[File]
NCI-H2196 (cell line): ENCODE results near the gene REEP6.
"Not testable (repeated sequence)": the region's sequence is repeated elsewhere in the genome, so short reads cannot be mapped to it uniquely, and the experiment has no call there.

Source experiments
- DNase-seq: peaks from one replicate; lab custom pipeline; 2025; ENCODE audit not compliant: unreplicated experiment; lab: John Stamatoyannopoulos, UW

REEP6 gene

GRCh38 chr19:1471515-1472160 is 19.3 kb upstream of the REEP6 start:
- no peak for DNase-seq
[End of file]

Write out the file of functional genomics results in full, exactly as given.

NCI-H2196 (cell line): ENCODE results near the gene REEP6.
"Not testable (repeated sequence)": the region's sequence is repeated elsewhere in the genome, so short reads cannot be mapped to it uniquely, and the experiment has no call there.

Source experiments
- DNase-seq: peaks from one replicate; lab custom pipeline; 2025; ENCODE audit not compliant: unreplicated experiment; lab: John Stamatoyannopoulos, UW

REEP6 gene

GRCh38 chr19:1471515-1472160 is 19.3 kb upstream of the REEP6 start:
- no peak for DNase-seq